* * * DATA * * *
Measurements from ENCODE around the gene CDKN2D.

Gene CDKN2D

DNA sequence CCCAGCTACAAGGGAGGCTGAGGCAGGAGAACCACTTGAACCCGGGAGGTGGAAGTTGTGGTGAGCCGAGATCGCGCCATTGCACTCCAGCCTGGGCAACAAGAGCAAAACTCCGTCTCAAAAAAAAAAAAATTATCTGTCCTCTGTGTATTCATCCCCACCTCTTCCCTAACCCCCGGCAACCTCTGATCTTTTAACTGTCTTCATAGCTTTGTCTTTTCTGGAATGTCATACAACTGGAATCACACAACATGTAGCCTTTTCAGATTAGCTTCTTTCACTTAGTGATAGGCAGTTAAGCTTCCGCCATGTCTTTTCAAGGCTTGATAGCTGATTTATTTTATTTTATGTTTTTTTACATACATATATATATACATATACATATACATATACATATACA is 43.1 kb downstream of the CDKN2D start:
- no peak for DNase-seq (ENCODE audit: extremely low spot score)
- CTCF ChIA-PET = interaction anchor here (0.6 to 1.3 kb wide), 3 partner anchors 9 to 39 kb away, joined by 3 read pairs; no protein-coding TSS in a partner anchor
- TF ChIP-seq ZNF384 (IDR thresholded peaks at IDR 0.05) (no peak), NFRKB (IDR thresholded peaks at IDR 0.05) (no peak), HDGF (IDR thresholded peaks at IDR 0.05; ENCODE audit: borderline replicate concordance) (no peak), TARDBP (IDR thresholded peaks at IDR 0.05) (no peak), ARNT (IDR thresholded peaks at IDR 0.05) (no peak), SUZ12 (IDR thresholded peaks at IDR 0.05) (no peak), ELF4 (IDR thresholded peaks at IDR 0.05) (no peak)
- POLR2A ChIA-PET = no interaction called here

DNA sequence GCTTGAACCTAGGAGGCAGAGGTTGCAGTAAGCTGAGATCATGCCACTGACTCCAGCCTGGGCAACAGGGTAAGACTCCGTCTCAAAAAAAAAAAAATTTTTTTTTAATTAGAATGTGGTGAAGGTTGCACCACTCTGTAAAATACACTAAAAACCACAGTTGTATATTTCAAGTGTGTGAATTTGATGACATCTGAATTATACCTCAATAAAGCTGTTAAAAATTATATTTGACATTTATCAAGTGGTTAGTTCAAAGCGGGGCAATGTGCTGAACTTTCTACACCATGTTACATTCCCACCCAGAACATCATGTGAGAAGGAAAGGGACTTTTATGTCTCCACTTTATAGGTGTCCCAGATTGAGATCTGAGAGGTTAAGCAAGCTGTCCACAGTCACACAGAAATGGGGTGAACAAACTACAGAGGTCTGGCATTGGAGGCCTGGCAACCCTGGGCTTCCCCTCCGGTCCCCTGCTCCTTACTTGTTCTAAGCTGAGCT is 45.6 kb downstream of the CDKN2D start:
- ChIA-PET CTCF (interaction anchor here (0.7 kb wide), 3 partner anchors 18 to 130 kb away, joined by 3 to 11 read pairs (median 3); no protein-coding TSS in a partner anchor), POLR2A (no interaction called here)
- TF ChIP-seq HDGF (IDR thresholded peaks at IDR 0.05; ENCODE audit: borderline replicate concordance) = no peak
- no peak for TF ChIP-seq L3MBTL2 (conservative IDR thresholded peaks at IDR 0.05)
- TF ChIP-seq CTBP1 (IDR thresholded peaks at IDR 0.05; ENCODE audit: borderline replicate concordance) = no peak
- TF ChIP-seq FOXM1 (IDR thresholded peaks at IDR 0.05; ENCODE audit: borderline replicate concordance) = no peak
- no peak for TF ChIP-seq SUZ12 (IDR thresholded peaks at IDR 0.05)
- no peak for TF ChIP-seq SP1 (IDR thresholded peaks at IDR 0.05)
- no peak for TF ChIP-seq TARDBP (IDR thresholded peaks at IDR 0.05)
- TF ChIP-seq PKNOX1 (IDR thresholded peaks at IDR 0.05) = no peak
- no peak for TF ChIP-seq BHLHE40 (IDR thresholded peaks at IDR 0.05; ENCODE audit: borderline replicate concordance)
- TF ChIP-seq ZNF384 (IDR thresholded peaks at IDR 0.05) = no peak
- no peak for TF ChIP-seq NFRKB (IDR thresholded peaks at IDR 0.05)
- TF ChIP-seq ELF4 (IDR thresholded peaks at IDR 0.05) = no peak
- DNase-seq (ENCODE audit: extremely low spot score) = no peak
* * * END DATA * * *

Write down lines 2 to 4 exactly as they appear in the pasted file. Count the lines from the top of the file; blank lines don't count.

Gene CDKN2D

DNA sequence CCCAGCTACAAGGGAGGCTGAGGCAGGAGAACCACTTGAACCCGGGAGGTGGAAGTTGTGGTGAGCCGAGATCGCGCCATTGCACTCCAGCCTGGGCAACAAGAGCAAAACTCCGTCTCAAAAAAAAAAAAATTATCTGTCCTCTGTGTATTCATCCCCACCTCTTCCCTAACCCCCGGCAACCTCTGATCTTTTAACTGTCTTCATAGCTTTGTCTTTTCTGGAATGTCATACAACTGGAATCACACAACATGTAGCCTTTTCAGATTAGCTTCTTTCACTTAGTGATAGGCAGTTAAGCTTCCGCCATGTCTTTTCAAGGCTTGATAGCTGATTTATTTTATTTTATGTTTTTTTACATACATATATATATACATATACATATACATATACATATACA is 43.1 kb downstream of the CDKN2D start:
- no peak for DNase-seq (ENCODE audit: extremely low spot score)